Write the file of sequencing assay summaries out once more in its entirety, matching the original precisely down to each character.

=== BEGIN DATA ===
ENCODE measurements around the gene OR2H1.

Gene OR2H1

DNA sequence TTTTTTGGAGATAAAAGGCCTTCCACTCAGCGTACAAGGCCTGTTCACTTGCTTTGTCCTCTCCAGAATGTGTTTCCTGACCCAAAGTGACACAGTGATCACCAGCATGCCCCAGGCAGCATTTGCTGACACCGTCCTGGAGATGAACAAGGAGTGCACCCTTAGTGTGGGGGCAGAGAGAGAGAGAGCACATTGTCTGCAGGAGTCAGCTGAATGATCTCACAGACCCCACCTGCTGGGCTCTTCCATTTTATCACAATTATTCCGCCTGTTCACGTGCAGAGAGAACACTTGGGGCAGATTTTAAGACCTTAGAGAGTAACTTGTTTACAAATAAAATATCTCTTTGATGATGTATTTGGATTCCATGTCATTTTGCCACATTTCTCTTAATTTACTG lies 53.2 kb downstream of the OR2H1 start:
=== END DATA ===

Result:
ENCODE measurements around the gene OR2H1.

Gene OR2H1

DNA sequence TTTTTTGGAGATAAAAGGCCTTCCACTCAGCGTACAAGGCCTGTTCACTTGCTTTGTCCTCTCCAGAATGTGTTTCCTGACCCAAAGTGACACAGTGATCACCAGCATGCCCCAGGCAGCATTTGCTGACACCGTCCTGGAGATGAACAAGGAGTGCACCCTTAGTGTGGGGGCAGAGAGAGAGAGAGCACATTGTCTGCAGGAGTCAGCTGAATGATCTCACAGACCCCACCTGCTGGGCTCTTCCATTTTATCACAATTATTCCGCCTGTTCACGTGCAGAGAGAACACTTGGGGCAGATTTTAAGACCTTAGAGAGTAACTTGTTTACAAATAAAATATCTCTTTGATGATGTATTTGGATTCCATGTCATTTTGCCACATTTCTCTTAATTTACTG lies 53.2 kb downstream of the OR2H1 start: